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Specialized form of yoga expands rollout at Upstate to aid patients

Upstate University Hospital is working on expanding its offerings of Trauma-Adapted Yoga to more patients.

Trauma-Adapted Yoga, also known as Yoga for All, is a form of yoga based on trauma research, evidence-based yoga therapy and body-based methods with gentle exercises for self-management of common symptoms and reactions.  

Currently, it is a regular part of programming for adolescent inpatient psychiatry patients, with hopes to expand to adult psychiatric patients, and outpatient adolescent programs as well as patients in other units who experience chronic pain such as burn unit or oncology patients. Additionally, Nayla Khoury, MD, child and adolescent psychiatrist, who facilitates the program along with Jacquelynn Duquette, NP, and Kathryn Hagen PhD, said plans are to expand offerings to staff to help with stress relief.   

To meet these growing needs, 24 staff members, including attending physicians, residents, nurses, social workers, administrative staff and medical students, are currently being trained by the founders of TAY. 

Khoury describes TAY as a very simplified and gentle form of yoga practice that incorporates some traditional moves but with a different focus of attention. Khoury said that TAY helps individuals reclaim their bodies, improve PTSD symptoms and even behavior.  

“It is certainly not about perfecting any pose,” she said,” but really increasing proprioceptive and interoceptive awareness in the body.” 

Khoury said it avoids complex poses that might leave people feeling vulnerable and that autonomy, choice, agency and safety are front and center.

“We want to promote safety as much as possible,” said Khoury, assistant professor of psychiatry and behavioral sciences. “Some of that is about being attuned to language, being attuned to structure and space in the room, to predictability to scaffolding a class or a practice, to have predictable steps and sequence and giving people choice. Any time we offer a pose or a breathing practice there is always choice.”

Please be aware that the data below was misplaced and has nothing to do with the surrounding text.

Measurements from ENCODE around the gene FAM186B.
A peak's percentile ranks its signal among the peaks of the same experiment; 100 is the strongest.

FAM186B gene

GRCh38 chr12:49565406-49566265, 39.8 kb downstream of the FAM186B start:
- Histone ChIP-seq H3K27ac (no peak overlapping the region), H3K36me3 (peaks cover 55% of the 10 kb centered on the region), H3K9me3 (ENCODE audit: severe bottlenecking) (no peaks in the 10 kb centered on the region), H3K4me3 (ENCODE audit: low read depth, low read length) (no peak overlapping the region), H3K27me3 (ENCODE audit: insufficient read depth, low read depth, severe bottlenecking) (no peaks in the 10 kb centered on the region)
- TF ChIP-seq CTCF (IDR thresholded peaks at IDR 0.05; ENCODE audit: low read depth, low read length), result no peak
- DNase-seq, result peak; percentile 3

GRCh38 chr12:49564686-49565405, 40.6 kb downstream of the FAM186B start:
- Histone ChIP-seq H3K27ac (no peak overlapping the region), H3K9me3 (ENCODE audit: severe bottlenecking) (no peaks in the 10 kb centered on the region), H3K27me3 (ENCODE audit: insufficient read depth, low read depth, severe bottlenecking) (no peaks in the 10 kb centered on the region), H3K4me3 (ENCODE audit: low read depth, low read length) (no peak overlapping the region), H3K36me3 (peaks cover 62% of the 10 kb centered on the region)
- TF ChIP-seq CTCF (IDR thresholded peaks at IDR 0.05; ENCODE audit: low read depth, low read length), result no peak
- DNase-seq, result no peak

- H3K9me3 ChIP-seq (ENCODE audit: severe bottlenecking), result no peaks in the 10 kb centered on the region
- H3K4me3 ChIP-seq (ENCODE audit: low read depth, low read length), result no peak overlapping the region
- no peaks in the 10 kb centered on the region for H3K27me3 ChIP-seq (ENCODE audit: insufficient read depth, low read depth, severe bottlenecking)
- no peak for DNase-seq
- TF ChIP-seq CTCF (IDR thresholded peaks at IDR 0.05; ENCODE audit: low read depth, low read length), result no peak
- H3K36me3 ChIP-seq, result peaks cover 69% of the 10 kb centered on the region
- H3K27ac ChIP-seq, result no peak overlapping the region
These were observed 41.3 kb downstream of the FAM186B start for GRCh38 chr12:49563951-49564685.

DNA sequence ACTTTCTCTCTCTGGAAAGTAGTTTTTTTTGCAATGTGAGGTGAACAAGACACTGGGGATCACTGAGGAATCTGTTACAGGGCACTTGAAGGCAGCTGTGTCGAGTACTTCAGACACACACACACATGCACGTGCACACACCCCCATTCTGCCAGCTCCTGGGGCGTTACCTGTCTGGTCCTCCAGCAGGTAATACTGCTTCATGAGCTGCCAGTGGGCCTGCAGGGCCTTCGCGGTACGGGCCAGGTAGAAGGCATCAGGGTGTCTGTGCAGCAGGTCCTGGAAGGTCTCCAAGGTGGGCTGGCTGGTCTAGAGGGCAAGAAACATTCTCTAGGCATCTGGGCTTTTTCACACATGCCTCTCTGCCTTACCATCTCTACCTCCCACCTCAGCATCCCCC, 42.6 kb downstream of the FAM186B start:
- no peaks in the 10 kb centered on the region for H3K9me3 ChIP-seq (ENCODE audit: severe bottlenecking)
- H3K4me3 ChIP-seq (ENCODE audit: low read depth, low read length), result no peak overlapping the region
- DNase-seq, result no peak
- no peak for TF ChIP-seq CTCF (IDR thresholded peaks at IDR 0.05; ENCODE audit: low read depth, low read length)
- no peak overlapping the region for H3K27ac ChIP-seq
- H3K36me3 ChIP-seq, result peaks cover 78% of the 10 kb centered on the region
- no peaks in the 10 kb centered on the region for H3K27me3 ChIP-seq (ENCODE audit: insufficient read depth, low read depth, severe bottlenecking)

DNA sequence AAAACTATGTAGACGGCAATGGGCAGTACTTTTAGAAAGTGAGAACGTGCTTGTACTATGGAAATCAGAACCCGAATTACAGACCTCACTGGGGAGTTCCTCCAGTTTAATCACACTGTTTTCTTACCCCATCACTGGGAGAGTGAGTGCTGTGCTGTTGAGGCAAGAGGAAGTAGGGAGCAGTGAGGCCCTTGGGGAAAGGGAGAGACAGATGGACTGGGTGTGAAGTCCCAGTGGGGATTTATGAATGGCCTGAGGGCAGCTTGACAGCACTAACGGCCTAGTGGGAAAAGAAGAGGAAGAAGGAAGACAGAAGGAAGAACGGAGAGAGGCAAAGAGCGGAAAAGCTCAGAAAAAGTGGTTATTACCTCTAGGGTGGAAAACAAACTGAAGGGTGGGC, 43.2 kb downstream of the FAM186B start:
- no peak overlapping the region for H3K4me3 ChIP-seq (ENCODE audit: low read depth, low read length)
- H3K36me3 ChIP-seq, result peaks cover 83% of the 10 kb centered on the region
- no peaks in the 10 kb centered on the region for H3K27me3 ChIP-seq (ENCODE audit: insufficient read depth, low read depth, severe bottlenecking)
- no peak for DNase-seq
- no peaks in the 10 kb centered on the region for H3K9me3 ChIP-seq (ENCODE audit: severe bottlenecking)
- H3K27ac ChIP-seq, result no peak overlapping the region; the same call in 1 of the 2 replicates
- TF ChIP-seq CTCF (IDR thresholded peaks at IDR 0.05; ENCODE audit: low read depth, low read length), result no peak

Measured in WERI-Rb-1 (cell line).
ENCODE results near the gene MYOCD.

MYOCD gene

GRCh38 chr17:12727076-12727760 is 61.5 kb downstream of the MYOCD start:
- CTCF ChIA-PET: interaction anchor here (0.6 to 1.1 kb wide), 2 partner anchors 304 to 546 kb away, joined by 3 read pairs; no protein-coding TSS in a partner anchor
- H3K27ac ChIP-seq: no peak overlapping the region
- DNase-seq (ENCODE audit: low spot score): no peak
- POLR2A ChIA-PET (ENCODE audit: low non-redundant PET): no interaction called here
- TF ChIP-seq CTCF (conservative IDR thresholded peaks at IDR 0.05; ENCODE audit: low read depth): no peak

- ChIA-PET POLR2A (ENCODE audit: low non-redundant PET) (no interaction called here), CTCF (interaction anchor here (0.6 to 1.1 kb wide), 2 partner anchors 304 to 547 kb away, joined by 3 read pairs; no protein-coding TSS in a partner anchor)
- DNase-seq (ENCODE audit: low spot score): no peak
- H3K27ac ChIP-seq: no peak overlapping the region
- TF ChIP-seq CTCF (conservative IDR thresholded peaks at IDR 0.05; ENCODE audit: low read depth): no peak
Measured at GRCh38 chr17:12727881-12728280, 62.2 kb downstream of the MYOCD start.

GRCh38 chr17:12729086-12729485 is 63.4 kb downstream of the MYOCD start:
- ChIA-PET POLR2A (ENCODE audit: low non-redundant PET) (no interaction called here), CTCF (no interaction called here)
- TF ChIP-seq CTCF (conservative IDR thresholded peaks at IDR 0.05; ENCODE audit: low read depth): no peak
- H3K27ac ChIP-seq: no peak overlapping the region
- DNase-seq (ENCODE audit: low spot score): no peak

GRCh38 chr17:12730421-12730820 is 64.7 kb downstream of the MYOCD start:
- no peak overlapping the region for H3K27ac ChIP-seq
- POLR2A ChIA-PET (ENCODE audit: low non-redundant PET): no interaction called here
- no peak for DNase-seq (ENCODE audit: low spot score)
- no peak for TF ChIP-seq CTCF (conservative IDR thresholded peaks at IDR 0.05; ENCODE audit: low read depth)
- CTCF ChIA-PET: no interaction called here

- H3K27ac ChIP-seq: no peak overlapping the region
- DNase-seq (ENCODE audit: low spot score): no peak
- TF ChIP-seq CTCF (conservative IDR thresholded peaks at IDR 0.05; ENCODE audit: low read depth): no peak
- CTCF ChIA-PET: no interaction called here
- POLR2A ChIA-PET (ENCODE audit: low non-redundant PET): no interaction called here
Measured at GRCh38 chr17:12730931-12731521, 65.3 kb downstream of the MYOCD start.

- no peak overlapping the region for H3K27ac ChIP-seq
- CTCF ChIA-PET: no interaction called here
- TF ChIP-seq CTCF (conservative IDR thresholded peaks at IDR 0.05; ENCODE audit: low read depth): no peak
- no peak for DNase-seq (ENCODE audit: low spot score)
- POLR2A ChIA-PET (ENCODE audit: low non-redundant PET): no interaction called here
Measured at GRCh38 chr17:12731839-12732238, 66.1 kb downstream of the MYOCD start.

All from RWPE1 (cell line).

TAY is focused on the nervous system and helping people to regulate or rebalance the nervous system that is either hyper-aroused from trauma or anxiety or hypo-aroused in the case of people who are shut down and depressed, she said. 

On the adolescent psychiatric floor, TAY is offered twice a week in the group therapy rooms and is open to all by invitation, with specific exclusion criteria based on safety concerns.  

“We have said to adolescent patients you are welcome to come and sit on a mat if you are not ready to participate with your body, and some of them say their stress levels go down just by being in that environment,” Khoury said. 

Khoury adds that TAY is also used by individual clinicians as another tool in their toolbox, where they may suggest a breathing exercise or a pose to a patient during care. Patients at Upstate’s Adolescent Intensive Outpatient Programs are being encouraged to try TAY as part of a study led by Hagen, the principal investigator. Eventually, the goal is to expand it to all outpatient programs for youths.  

Staff members are currently being trained on all inpatient psychiatric units to expand the offerings to adults as well. 

Khoury said the rollout is a work in progress but expects the expanded offerings to staff and various patient populations to begin soon. Currently, there are only a handful of staff members fully trained to do the sessions. The goal is to offer weekly sessions to staff. 

“We need a much bigger team to increase the offerings,” Khoury said. “The focus of TAY is to help our staff and clinicians and everyone throughout the hospital to build resilience, to re-regulate and be able to take care of themselves in the stress of everyday work.” 

Caption: Trauma-adapted yoga expert Josefin Wikstrom, left, leads a yoga training class with Nayla Khoury, MD, Upstate child and adolescent psychiatrist.